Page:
We turn onto the gas company improved access road and head into one of the many tracts of public, state forest land in Pennsylvania. Our SUV bounces and clatters along through dense stands of mixed...
This is Why you Sling Mice for Trout
In a recent post, oh-so cleverly titled Mousing Accomplished, I related how my pledge to catch a trout on a deer hair mouse pattern while on a brief summer tour of Alaska was saved at nearly the last opportunity by a stroke of good luck. The good news is, my experience was entirely atypical, thanks to a preposterous, never-before-seen Alaskan heat wave. Normally, luring voracious Alaskan rainbows to swung and skated deer hair mouse patterns is relatively easy and fantastically entertaining monkey business.
The picture above of the stomach contents of an unintentionally mortally wounded trout caught on the Kanektok River, shared by the staff of the Togiak National Wildlife Refuge in southwestern Alaska, should provide all the proof one would ever need to confidently tie on a mouse pattern when hunting Alaskan rainbow trout. To be fair, the unfortunate souls above are those of the common shrew, and not mice. This is, however, an altogether unimportant distinction. The point is that trout like rodents. A lot.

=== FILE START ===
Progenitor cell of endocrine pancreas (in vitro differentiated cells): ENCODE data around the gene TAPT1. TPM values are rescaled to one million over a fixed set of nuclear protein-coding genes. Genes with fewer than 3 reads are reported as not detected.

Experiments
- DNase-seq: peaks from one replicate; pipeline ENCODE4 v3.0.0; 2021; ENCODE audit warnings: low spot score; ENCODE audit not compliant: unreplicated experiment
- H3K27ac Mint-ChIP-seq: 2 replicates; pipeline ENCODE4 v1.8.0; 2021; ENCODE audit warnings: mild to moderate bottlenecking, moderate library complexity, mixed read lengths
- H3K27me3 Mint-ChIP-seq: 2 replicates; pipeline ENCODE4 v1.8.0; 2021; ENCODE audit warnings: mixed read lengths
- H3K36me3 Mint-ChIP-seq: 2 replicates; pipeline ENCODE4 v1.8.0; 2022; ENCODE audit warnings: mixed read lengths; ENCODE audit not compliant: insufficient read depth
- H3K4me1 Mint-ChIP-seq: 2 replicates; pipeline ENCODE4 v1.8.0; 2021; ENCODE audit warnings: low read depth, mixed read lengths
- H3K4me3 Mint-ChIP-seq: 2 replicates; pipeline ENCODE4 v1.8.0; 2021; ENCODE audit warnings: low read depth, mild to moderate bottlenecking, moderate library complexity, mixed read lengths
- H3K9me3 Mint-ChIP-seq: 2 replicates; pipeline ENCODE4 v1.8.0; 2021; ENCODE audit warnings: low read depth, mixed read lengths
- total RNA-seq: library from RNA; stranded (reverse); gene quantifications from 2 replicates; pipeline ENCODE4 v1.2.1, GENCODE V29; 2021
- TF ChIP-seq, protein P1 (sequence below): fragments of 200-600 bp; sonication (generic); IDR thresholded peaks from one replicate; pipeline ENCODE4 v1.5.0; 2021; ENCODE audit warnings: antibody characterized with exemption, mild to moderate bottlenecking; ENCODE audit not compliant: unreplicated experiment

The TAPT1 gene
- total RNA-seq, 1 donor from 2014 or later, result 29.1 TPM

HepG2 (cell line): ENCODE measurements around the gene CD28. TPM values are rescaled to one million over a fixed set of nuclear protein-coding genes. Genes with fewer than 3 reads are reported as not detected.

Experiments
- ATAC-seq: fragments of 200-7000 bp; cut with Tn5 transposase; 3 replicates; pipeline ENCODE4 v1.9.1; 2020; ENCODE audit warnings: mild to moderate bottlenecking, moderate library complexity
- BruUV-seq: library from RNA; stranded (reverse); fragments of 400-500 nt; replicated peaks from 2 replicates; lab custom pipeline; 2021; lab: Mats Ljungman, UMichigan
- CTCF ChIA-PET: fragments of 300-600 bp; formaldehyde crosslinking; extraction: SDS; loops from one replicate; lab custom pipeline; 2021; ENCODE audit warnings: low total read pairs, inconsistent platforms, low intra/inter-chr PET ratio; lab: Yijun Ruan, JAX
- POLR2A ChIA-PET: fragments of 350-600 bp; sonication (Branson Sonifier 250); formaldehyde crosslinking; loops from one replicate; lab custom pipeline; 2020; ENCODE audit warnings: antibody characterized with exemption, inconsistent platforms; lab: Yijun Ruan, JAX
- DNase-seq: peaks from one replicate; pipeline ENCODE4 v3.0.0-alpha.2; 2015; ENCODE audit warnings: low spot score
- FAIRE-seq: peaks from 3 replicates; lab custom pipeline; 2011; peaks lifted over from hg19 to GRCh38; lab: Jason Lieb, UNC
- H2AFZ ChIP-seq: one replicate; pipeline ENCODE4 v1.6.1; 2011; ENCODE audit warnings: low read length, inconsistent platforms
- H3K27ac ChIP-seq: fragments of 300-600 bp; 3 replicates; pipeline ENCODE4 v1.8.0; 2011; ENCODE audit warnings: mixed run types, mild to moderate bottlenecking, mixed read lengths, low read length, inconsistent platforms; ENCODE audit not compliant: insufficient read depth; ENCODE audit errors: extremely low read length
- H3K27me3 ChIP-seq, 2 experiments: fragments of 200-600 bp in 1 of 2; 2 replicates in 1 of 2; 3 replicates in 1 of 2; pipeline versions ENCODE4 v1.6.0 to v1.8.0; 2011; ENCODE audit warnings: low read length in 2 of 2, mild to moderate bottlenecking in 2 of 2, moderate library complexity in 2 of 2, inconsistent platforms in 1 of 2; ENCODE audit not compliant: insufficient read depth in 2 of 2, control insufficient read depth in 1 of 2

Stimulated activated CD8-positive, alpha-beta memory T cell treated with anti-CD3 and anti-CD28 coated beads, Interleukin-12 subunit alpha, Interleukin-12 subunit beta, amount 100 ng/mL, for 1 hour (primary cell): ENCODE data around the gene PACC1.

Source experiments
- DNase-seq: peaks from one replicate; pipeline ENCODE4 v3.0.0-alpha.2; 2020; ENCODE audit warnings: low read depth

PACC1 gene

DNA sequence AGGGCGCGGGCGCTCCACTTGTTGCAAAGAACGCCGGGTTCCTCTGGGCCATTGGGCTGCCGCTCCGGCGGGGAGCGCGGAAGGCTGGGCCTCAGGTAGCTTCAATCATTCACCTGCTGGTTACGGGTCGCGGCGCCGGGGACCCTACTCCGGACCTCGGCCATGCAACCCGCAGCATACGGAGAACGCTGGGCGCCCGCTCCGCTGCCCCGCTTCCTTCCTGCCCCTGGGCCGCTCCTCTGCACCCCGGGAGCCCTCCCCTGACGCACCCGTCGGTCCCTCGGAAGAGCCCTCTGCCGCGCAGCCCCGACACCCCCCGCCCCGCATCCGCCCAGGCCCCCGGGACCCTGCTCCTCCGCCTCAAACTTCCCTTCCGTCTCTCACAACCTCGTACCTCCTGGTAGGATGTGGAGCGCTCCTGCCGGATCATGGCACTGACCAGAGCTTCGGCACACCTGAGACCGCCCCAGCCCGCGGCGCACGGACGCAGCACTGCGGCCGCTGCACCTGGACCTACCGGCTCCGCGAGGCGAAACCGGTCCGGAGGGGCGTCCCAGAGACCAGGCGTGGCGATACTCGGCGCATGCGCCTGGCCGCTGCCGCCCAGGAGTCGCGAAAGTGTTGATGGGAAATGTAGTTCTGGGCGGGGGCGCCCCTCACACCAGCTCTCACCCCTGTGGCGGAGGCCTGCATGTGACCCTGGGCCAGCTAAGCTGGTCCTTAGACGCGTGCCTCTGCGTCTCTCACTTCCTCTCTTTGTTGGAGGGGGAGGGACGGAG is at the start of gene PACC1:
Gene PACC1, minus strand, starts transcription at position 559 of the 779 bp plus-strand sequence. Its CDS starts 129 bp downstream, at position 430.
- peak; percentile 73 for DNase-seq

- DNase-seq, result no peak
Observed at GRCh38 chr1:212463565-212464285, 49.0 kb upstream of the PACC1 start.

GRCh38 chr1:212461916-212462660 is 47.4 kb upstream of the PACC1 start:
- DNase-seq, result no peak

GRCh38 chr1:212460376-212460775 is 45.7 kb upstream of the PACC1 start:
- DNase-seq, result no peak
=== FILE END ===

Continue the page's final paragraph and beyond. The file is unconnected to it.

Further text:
Despite their affinity for rodents, finding almost 20 in the belly of any one trout is a bit unusual. The folks at Togiak National Wildlife refuge have suggested that bank erosion may have led to an unexpected swim for a family of shrews, much to the trout's delight. But it's also worth noting that shrews don't only end up in the water accidentally, or on a daring dash to cross to the other side. Shrews feed almost consistently due to their incredibly high metabolism and even do so aquatically, diving to the bottom of water bodies to feed on aquatic invertebrates, able to hold their breath for up to a minute.